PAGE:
After nearly six months of neglect, a slightly brighter day and a glimmer of sun on the wall tempt me outside where I start to clear the detritus of winter. Gently sifting through collapsed stems and half rotted leaves, I uncover new life.
Since reconciling myself with the frustrations of gardening on a diminished scale, I have taken things a little more seriously. The construction of the wall certainly limited my vision, but in doing so it also focused it. The planting of the hornbeams actually rejeuvenated my relationship with this little patch of earth, so when I venture out here in early March, on a morning unseasonably warmed by winter sun, I delight in the gentle bursts of life that greet me. This is a garden reviving itself, and in so doing, it revives me.
For nearly six months this garden is uninhabitable. Not just because I barely see it in daylight, but because when I do, it is little more than a sea of mud. I am constantly amazed at what can survive dormant under the surface of this swamp, and equally amazed at the speed with which it reveals itself as the earth dries and colours change from browns to greens. This is a time to be excited, but with only six months before the process reverses itself, I am confounded by its limitations. This is half a garden in every sense, and the race against time has started.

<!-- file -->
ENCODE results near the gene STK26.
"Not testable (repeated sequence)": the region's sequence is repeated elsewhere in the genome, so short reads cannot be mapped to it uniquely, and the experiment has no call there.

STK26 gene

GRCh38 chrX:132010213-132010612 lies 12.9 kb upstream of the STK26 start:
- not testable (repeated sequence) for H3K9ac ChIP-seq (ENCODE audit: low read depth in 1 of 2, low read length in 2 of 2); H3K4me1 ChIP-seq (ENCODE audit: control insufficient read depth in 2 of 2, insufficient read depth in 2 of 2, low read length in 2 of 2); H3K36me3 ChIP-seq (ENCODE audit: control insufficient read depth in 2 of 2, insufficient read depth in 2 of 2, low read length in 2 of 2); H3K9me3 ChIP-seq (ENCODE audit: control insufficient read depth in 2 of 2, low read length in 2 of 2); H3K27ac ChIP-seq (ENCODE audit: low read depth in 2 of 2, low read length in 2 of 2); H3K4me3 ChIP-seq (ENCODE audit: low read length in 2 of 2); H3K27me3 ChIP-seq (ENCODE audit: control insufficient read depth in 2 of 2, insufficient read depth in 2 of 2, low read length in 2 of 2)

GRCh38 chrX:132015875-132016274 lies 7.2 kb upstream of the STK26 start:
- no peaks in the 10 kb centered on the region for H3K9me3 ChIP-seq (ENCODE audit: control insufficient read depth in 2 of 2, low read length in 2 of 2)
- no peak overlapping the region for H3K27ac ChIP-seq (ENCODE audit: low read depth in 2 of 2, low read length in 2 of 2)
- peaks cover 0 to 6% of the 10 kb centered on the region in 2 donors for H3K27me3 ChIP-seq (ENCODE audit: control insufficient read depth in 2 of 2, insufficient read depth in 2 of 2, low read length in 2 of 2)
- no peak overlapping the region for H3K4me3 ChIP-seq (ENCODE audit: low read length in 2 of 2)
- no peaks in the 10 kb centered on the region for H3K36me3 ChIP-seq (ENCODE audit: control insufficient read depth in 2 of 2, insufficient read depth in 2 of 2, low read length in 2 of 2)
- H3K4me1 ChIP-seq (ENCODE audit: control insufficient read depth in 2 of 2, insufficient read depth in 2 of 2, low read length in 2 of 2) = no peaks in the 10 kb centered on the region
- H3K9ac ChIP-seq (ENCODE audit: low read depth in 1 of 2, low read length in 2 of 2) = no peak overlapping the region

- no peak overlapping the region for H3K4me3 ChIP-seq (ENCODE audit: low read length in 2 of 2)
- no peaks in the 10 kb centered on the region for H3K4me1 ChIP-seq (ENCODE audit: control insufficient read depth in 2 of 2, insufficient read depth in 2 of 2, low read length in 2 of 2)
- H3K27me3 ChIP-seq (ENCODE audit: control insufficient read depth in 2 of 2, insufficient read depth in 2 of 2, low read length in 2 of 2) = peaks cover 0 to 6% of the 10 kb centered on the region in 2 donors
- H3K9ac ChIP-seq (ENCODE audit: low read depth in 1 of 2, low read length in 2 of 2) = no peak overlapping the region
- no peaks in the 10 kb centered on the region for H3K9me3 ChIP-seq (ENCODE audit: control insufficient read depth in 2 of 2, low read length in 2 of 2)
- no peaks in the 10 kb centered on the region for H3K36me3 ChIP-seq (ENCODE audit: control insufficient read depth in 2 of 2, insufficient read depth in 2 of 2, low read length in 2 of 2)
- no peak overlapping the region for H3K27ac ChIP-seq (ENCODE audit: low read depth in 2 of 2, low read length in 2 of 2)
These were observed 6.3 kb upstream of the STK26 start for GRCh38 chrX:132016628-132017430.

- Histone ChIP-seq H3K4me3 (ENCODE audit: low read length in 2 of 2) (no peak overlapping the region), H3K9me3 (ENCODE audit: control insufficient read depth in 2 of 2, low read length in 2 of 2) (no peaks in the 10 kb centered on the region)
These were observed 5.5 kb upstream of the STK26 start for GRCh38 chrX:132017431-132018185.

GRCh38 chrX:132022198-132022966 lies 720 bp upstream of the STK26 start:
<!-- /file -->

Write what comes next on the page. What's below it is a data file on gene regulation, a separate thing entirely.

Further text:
The bare earth deceives me. It tells me I need to buy more plants. Despite endless photographic evidence to the contrary, I cannot believe in the promise of summer. Photographs from last June and July should reassure me, but I am skeptical. Where Astrantias once flourished, I scrutinise bare earth and assume they have not survived. I cut back the bare woody twigs of the Hydrangea paniculata, and convince myself that they have perished. But these are the late performers, and they are reluctant to start too soon. Mirabel Osler tells me, ‘the dead black sticks of winter: those dismal affairs that inhabit the garden as witnesses of last year. Pick one. And know with absolute certainty at that moment you are holding summer.’ I still Don’t trust my instincts. I think I know the difference between the brittle snap of dead wood and the pliancy of something pulsating with life, but I am not certain. If I’d bothered to plant spring bulbs last Autumn I might have had something to divert me, but I didn’t. So for now I seek comfort in the unfurling fronds of ferns, the sprouting growth of the hornbeams and the purple ruffles of the thalictra which enliven this nearly barren landscape.